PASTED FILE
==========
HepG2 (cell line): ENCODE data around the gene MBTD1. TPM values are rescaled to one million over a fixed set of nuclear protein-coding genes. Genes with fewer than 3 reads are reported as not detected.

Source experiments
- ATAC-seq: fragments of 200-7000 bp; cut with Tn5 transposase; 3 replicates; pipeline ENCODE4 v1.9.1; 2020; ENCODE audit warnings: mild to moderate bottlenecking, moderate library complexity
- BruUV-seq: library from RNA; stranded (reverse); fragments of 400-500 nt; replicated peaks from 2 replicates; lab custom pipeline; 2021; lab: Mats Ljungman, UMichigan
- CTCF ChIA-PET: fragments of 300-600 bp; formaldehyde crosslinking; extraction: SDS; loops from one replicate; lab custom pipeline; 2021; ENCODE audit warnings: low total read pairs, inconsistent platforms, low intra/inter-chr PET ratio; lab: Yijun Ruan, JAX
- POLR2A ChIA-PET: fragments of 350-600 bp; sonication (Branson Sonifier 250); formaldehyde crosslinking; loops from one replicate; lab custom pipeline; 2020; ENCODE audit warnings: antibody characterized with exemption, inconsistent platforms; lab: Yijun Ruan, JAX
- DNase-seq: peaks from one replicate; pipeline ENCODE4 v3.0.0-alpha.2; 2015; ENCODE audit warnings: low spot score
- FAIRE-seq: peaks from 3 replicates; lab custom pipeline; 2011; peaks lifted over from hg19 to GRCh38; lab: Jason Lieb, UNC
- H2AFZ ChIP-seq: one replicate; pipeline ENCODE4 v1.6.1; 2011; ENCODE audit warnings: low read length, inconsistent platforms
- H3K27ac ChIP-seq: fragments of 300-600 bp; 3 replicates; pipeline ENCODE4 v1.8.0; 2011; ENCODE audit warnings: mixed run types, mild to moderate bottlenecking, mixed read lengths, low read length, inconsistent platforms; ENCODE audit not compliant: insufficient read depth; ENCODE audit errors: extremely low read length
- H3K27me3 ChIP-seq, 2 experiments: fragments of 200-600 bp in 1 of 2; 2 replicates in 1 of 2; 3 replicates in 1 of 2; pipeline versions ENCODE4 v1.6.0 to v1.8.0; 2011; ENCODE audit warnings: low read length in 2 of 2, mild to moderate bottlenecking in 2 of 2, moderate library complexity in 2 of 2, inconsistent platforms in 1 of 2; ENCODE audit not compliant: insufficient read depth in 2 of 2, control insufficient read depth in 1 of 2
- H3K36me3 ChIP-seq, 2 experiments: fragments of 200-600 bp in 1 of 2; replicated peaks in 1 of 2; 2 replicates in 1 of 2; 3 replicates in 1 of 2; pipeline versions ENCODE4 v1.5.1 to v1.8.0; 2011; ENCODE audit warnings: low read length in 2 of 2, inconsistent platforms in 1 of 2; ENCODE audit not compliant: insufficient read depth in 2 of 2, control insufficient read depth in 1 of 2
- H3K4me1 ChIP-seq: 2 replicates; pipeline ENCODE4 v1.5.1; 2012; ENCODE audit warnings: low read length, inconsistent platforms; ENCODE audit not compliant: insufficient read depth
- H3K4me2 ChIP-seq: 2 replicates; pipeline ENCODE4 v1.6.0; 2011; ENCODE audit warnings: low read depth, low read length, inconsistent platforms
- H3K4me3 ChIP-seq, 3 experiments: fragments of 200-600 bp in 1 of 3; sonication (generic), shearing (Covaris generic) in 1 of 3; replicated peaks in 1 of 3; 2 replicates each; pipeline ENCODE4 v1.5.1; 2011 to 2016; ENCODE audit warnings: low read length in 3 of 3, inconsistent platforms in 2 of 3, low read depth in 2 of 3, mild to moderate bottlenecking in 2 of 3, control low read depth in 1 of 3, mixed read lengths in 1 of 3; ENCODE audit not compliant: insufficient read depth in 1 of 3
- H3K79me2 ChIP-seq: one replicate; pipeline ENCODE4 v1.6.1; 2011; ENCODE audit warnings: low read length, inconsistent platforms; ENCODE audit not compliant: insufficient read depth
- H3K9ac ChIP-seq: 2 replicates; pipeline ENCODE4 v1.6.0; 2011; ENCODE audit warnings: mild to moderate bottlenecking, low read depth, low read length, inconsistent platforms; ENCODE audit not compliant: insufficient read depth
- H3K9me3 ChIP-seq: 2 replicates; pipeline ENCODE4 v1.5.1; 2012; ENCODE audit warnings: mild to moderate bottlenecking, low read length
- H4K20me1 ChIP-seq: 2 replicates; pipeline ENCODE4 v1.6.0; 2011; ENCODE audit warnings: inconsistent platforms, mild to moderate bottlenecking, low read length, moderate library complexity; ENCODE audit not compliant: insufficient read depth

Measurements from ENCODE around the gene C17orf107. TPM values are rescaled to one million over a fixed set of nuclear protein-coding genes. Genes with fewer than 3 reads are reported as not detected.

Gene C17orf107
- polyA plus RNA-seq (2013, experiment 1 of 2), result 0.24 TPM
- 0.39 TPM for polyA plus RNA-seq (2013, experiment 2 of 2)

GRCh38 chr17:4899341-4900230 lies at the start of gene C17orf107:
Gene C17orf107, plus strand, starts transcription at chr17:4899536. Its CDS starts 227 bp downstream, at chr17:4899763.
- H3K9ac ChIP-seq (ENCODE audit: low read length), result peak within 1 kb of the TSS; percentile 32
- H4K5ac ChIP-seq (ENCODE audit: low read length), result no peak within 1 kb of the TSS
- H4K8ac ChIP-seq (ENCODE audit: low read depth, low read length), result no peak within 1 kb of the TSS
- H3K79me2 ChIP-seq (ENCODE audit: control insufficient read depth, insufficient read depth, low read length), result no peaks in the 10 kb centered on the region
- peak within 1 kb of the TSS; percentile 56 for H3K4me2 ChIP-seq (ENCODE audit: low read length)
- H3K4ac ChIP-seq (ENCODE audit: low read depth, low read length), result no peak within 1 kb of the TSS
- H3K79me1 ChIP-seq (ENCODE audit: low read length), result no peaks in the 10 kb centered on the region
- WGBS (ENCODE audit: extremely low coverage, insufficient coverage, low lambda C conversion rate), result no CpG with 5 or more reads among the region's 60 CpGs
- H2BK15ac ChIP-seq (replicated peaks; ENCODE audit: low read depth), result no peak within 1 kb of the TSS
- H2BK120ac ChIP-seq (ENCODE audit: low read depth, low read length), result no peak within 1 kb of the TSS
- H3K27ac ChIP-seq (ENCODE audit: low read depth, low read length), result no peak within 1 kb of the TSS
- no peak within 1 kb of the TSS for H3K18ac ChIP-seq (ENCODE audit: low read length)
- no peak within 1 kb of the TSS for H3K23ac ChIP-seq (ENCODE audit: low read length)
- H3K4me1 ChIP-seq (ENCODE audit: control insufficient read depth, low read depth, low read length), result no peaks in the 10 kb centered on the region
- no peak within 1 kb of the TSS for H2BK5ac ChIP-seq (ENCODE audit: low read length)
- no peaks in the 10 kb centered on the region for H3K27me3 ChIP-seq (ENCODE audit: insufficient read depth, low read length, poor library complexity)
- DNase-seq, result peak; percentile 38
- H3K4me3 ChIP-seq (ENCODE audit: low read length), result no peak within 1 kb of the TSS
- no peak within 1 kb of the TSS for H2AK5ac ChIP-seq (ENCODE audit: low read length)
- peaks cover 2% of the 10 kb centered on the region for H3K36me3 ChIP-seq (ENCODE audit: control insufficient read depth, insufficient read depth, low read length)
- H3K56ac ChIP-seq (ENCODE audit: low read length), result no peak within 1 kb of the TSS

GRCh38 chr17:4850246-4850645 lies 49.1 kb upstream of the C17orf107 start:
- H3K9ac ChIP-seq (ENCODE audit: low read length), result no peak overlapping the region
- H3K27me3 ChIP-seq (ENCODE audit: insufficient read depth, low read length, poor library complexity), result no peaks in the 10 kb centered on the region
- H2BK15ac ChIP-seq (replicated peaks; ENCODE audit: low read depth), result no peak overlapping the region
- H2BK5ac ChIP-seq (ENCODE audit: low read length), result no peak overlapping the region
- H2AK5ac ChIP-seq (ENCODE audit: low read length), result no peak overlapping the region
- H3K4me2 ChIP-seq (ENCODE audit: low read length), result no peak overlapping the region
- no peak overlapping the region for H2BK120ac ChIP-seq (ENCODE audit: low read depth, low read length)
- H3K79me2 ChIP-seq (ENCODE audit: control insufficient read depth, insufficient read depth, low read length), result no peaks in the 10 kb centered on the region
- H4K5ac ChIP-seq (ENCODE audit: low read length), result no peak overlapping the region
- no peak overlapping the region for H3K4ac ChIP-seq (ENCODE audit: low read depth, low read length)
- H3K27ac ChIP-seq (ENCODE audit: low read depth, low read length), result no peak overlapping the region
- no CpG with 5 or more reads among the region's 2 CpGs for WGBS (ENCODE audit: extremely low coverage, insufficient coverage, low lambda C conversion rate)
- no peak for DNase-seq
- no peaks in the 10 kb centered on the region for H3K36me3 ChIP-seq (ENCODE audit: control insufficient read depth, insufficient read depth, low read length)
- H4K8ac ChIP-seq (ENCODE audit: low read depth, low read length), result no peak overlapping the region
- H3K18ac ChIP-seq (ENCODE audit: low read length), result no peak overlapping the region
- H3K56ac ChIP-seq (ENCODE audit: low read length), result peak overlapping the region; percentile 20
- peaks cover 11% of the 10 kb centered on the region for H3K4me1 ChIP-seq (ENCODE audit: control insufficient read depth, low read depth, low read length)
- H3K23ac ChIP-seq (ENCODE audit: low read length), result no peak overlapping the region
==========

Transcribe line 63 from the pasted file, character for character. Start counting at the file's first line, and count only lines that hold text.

- H3K18ac ChIP-seq (ENCODE audit: low read length), result no peak overlapping the region